tomatoes on vine

I’m an elementary kid, spending a few summer days at my grandma’s house, and when she says she wants to make sauce for dinner, I know it means stepping from the dining room onto the back porch, down steps to the yard and its back-corner garden, where we’ll pull ripe tomatoes straight from the vine. The first time I ever see tomatoes growing in the ground and not stacked up neat and shiny at the store is in this yard, the same yard where my brother and I fight with water guns and talk to the the neighbor’s dogs through a chain-link fence and step on massive ant hills in the holes of Grandma’s concrete driveway.

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Over 20 years later, I’m an adult, and I’ve grown other plants and I’ve stepped in other yards, but still, when I think of tomatoes, I think of Grandma’s garden, the one bordering her lilac bush and the neighbor’s fence, and of the weeks of harvest it would give each year. And lately in Nashville, as our Tuesday pickups are piled high with tomatoes—orange, red, yellow; big and grape—I hold the box of them, inhaling their scent, which is as much summer as it is that plot of land in Maywood, and I think what a gift this time of year is, what a blessing filled with rich fruit, tomatoes that are not even worth comparing with what you find at the store in January, not even close.

tomatoes

So in the midst of this, when Nicole says to me one Friday afternoon, in a quick email conversation about risotto and cooking and tomato jam that, hey, speaking of tomatoes, you might like to know about this, referring to the upcoming campaign she’ll be launching, through her organization The Giving Table, to have food bloggers come together to encourage some sort of change to end slavery in Florida tomato fields, I’m kind of confused.

All I can say is I didn’t know—because maybe I’m one of the rare Americans who had never read Mark Bittman’s New York Times article last summer; never heard of Barry Estabrook’s book when it came out; never crossed paths with someone talking about International Justice Mission’s summer program, “Recipe for Change,” a campaign to end slavery in Florida’s tomato fields.

chopped tomatoes

But Tim and I get reading articles and seeing statistics and saying to each other, This is insane! We were just in Florida! It’s happening here, not three hours south of where we laid by the beach! And I’m getting that horrible sick feeling in my stomach, the one that comes from seeing you’ve been unaware, from seeing what you have not seen—that it’s not just better-tasting tomatoes I’m getting when I grow them in a garden or pick them up from a local farmer or buy some at Whole Foods; it’s tomatoes that have been fairly harvested, without slavery, abuse, mistreatment and other tragedies that are occurring now, here:

A third of our fresh tomatoes are grown in Florida, and much of that production is concentrated around Immokalee (rhymes with “broccoli”) … The tomato fields of Immokalee are vast and surreal. An unplanted field looks like a lousy beach: the “soil,” which is white sand, contains little in the way of nutrients and won’t hold any water … Unlike corn and soy, tomatoes’ harvest cannot be automated; it takes workers to pick that fruit. And not only have workers been enslaved, they have been routinely beaten, subject to sexual harassment, exposed to toxic chemicals (Estabrook mercilessly describes the tragic results of this) and forced to wait for hours to find out whether they have work on a given day. Oh, and they’re underpaid. – from “The True Cost of Tomatoes,” Mark Bittman, The New York Times, 6/14/11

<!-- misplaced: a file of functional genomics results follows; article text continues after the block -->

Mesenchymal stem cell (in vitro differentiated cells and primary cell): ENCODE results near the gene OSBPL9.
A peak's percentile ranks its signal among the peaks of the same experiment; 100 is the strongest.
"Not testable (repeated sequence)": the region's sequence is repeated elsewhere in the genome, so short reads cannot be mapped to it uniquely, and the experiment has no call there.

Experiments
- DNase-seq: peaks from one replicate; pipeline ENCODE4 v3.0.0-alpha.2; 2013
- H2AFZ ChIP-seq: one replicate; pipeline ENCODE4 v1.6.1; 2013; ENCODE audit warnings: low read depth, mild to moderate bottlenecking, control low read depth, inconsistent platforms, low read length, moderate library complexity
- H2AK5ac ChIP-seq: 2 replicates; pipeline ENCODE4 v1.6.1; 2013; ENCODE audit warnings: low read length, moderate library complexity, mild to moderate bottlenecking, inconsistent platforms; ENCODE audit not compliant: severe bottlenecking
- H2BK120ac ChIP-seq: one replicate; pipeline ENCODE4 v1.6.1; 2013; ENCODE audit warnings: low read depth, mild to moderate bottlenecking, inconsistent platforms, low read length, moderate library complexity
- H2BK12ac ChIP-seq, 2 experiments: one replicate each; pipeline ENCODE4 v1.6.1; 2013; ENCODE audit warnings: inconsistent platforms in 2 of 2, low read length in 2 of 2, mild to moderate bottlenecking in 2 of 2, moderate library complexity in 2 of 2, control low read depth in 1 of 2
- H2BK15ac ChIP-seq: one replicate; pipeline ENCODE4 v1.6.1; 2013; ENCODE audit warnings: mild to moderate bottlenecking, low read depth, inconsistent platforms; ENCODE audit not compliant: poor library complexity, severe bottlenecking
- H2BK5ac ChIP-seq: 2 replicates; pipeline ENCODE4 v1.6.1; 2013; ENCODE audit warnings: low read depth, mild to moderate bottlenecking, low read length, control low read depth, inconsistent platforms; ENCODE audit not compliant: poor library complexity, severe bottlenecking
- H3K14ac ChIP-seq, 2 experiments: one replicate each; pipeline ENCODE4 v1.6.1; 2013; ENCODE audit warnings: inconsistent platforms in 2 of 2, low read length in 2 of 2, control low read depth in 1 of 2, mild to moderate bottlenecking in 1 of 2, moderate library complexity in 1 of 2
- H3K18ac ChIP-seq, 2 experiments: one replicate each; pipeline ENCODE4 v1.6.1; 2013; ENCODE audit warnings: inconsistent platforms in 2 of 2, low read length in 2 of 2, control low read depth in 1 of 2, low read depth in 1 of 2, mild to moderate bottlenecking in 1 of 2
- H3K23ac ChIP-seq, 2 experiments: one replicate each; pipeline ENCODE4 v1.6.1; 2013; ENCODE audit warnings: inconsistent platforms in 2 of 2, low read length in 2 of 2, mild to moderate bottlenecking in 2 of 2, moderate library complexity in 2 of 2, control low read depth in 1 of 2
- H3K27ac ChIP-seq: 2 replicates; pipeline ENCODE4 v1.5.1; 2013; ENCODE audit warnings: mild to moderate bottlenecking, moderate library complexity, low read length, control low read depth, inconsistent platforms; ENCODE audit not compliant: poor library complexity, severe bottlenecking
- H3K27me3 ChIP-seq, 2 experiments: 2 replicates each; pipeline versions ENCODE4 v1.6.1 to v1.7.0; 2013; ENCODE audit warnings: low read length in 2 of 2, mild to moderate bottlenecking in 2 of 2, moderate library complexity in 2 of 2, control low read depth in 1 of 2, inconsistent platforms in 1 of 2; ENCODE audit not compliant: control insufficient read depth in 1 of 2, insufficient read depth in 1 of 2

Mariano Lucas Domingo discussed being locked in a tomato box truck for 15 hours one day by his employer, Cesar Navarrete. The Immokalee farmworker had to find his way out, he said, and then help others. – from “Brothers Receive 12-Year Prison Terms in Immokalee Human Slavery Case,” Steven Beardsley, Naples News, 12/19/08

roasted tomatoes

The idea behind today’s campaign is that bloggers are donating their posts to raise awareness for a very real problem of oppression. Some facts:

  • Over the past 15 years, there have been seven cases of forced labor slavery successfully prosecuted, resulting in the release of over 1,000 people being treated unfairly in U.S. tomato fields.
  • IJM’s Coalition of Immokalee Workers has developed, along with the tomato pickers themselves, what’s called The Fair Food program, which works against the slavery, child labor and serious sexual abuse happening in Immokalee, Florida, by setting clear standards against them.
  • Supermarkets and fast-food chains and other retailers who join The Fair Food program pay a little more ($0.015 higher per pound) for their tomatoes, but are guaranteed they’ve been fairly harvested.
  • What The Giving Table, with International Justice Mission, wants to accomplish this summer is for more companies to sign this pledge, so that as purchases shift from fields improperly treating workers to those adhering to fair standards, the issue of slavery can be abolished.

grape tom_roasted tom

Would you consider raising your voice to do something about the issue of abuse happening here in America? McDonald’s, Subway, Whole Foods and Trader Joe’s have already endorsed the pledge, but many major retailers have not. Here are a few ways to help:

  • With your pocketbook: Buy tomatoes from local farmers—or from Whole Foods or Trader Joe’s, both of which are already on board with the Fair Food program.
  • With your computer: Take two minutes and send a message to execs of the major supermarket chains yet to sign the pledge, asking them to change their stance. (It’s as simple as filling out your name/email and hitting send)

tomato tart from above

In light of Recipe for Change and today’s campaign, Food Bloggers for Slave-Free Tomatoes, we’ve created this roasted tomato and goat cheese tart, made with tomatoes grown right here in Tennessee, from the local farm that supplies our CSA.

tomato tart on the table

For more information on slavery happening in American tomato fields, visit the websites of The Giving Table, Recipe for Change and Coalition of Immokalee Workers.






Roasted Tomato & Goat Cheese Tart